Tennis victor Maria Sharapova turned into the main Russian lady to win Wimbledon and is an Olympic hero.

Who Is Maria Sharapova?

Conceived in Russia in 1987, Maria Sharapova moved to the U.S. at an early age and started preparing at the Nick Bollettieri Tennis Academy. In the wake of turning proficient at age 14, she burst into the spotlight by winning the 2004 Wimbledon ladies’ singles title. Sharapova turned into the tenth lady to win a lifelong Grand Slam with her French Open win in 2012, and she included a second French crown in 2014. In 2016, she was suspended for a long time by the International Tennis Federation following her certain test for a prohibited substance. After an intrigue, her suspension was diminished to 15 months, enabling her to come back to rivalry in April 2017.

Total assets

Sharapova has an expected total assets of $135 million, as indicated by Celebrity Net Worth.

Tennis Career

Maria Sharapova guaranteed her first WTA triumph at the 2003 AIG Japan Open and furthermore achieved the fourth round at Wimbledon on her first endeavor amid that year. Achievement came in 2004 when she won the singles title there, turning into Russia’s first female Wimbledon champion. Toward the finish of 2004, she added a WTA Championships title to her rundown of accomplishments. She turned into the principal Russian lady to climb to the game’s best positioning in 2005, and the next year she asserted her second Grand Slam title with a win at the U.S. Open.

Sharapova was moderated by shoulder issues for quite a bit of 2007 and 2008, in spite of the fact that she figured out how to win her third Grand Slam with a predominant appearing at the 2008 Australian Open. She at long last experienced shoulder medical procedure that October, and the subsequent cutback constrained her out of the Top 100 until her arrival to singles activity in May 2009.

Sharapova attempted to recover her consistency against the head ladies’ players, however she was back in the Top 20 before the finish of 2009, and completed 2011 positioned No. 4 on the planet. In June 2012, Sharapova topped her rebound by overcoming Sara Errani in the French Open last. The triumph made her simply the tenth lady to finish a lifelong Grand Slam (wins at all four noteworthy competitions), and enabled her to recapture the world’s No. 1 positioning.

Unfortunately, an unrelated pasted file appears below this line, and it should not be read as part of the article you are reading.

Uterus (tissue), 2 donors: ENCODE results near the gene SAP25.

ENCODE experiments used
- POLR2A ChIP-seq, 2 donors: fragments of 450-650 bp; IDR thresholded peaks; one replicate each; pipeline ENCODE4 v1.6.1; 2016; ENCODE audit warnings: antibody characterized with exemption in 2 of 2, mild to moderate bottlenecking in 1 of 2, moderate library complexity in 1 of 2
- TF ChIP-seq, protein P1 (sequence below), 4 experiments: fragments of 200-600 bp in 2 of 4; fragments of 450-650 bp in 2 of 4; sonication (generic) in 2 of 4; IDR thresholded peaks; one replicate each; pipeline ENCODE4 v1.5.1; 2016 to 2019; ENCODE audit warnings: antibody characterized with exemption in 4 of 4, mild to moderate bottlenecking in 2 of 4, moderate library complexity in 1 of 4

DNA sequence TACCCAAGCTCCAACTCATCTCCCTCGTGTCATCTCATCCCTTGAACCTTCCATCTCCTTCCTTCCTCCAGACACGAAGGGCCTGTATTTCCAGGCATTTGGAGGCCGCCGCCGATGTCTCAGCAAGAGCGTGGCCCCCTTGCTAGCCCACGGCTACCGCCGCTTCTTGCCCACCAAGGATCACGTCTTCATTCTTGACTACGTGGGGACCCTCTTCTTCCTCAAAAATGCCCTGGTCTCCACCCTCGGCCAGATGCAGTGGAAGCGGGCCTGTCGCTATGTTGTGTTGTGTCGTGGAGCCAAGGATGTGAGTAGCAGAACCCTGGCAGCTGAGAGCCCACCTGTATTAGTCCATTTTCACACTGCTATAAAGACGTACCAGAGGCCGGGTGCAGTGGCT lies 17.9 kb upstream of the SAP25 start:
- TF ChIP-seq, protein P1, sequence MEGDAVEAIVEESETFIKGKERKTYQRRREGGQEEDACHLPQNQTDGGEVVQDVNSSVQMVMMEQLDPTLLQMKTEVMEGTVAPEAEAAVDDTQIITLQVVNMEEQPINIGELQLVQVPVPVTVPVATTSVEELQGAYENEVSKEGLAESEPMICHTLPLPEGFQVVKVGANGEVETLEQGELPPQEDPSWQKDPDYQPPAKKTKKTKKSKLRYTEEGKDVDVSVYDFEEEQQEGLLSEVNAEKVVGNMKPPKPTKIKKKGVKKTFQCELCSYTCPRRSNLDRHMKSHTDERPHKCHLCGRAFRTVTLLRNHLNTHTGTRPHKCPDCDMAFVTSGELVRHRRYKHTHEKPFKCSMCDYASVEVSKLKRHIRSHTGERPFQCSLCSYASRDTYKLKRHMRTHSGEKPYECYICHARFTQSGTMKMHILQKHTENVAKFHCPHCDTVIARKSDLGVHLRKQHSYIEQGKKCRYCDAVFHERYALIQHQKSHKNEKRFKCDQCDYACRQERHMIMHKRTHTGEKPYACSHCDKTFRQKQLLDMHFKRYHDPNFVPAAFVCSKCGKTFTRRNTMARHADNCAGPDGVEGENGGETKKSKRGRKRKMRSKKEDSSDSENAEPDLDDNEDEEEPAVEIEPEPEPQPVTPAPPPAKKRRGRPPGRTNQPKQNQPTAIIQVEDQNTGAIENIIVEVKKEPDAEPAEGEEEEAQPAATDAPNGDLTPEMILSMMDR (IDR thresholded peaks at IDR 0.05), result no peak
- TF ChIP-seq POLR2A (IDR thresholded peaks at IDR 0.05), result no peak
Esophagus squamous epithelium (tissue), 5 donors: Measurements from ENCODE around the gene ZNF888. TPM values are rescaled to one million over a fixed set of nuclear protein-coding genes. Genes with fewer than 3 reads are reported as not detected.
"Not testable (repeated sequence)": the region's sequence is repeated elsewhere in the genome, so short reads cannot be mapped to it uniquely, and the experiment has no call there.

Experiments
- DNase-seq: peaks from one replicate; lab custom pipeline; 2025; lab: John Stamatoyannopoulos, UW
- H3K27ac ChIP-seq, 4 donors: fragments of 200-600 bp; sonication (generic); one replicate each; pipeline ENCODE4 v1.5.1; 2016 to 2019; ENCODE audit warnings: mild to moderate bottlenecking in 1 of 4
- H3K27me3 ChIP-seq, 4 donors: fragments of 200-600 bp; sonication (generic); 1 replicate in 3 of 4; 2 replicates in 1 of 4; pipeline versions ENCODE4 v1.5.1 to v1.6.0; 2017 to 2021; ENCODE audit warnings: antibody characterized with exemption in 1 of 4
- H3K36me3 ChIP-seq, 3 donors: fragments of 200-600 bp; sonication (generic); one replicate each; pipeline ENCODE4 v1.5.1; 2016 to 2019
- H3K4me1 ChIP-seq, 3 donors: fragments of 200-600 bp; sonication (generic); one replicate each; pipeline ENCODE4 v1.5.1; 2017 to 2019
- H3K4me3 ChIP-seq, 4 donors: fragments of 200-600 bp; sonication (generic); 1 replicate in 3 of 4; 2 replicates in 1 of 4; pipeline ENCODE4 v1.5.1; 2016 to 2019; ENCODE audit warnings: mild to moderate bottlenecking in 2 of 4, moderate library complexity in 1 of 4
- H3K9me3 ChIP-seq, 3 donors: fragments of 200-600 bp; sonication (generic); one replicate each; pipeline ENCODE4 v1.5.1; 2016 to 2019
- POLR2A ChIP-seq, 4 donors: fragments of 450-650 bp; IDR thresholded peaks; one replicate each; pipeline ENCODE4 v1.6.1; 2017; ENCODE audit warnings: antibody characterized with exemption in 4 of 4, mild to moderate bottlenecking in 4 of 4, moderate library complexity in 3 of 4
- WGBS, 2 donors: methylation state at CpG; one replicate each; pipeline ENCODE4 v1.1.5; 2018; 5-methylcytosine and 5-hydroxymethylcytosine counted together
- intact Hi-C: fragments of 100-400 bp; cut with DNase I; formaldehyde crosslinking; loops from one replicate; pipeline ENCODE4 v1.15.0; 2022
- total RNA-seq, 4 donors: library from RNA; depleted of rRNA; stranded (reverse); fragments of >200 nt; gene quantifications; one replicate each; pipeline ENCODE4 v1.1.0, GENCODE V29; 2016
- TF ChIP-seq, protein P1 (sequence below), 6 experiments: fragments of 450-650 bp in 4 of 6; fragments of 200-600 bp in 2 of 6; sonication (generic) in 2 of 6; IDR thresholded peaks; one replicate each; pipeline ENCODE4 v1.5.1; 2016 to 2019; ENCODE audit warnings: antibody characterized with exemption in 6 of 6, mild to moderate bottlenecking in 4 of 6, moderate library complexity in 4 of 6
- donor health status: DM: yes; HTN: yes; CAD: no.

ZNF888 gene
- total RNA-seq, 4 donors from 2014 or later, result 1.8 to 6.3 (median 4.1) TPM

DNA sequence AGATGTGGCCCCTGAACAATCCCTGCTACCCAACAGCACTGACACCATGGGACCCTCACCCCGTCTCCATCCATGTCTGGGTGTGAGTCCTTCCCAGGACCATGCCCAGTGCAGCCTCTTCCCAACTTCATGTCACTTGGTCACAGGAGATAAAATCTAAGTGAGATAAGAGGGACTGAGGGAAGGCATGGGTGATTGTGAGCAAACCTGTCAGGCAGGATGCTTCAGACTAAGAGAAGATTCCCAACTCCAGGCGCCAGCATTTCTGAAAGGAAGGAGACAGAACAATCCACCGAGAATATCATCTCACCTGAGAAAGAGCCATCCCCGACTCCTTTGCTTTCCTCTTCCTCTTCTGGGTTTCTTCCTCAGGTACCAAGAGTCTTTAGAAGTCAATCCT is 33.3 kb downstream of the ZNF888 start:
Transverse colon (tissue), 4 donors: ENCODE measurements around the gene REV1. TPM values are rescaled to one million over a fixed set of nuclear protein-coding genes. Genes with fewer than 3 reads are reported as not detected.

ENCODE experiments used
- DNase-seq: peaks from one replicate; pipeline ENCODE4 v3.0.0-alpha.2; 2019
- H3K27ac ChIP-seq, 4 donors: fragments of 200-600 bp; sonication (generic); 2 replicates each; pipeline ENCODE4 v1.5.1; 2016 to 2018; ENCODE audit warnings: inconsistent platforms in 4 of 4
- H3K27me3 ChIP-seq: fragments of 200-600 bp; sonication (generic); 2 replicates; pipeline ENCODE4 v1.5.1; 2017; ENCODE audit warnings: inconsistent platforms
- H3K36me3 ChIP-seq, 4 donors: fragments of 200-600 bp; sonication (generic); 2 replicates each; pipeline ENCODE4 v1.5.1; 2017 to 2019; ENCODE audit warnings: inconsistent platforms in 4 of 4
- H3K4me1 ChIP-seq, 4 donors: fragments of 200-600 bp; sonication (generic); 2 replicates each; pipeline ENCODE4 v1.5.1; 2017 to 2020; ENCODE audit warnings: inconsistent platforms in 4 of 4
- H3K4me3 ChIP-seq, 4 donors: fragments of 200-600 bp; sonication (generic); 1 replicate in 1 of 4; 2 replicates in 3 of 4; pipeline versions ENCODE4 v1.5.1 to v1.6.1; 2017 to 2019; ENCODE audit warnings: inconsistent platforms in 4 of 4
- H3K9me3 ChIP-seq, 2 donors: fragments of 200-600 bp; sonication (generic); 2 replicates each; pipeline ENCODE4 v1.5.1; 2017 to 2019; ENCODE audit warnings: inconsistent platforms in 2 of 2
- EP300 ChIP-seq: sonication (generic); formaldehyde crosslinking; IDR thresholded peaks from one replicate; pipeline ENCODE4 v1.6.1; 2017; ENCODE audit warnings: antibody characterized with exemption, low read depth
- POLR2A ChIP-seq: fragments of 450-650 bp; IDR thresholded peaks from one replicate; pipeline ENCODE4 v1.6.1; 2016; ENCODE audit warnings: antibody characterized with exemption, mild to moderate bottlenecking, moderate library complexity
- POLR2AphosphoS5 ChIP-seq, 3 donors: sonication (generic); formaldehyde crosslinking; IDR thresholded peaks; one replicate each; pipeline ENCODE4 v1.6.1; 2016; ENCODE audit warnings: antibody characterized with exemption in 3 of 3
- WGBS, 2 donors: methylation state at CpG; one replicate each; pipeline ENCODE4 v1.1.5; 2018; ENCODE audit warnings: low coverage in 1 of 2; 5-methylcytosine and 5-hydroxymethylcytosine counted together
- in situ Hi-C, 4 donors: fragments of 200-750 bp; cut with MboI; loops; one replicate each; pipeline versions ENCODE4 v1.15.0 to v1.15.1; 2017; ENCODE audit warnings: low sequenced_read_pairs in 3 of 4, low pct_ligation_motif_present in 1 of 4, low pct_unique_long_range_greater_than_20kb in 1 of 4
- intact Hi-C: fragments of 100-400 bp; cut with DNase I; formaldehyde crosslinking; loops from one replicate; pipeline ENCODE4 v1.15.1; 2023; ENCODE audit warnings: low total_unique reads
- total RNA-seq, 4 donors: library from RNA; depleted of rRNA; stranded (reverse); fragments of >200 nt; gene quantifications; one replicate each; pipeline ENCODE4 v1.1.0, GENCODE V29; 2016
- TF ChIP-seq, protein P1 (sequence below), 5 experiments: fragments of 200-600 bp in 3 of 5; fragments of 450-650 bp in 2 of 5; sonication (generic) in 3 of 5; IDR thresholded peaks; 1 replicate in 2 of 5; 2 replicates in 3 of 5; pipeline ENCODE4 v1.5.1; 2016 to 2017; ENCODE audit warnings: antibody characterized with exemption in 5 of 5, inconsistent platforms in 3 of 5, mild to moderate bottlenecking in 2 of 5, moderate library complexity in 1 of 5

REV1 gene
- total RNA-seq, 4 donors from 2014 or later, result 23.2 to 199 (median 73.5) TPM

At the 2012 Summer Olympic Games — Sharapova’s Olympic introduction — she won a silver decoration in ladies’ singles, losing the gold to American tennis star Serena Williams. The Russian kept on playing admirably in resulting majors, completing sprinter up at the 2013 French Open. In any case, bear issues again incurred significant injury, and not long following a baffling second-round misfortune at Wimbledon, she pulled back from activity for the rest of the season.

Recovering force in 2014, Sharapova won her second French Open and fifth generally speaking Grand Slam title by vanquishing Simona Halep. In 2015, she progressed to the Australian Open last and the elimination rounds of the U.S. Open, before completing the year positioned No. 4.

Medication Controversy and Suspension

In March 2016, Sharapova reported that she had fizzled a medication test at the Australian Open in January. At a question and answer session, the tennis star said that she had tried positive for Mildronate, with a functioning element of meldonium, which she had been taking for medical problems since 2006. The medication was added to the World Anti-Doping Agency’s (WADA) restricted rundown on January 1, 2016.

“It’s imperative for you to comprehend that for a long time this drug was not on WADA’s restricted rundown and I had been legitimately taking the medication for as far back as 10 years,” Sharapova said at the question and answer session. “Be that as it may, on January 1 the tenets had changed and meldonium turned into a denied substance, which I had not known.”

“I need to assume full liability for it,” she included. “It’s my body, and I’m in charge of what I put into it.”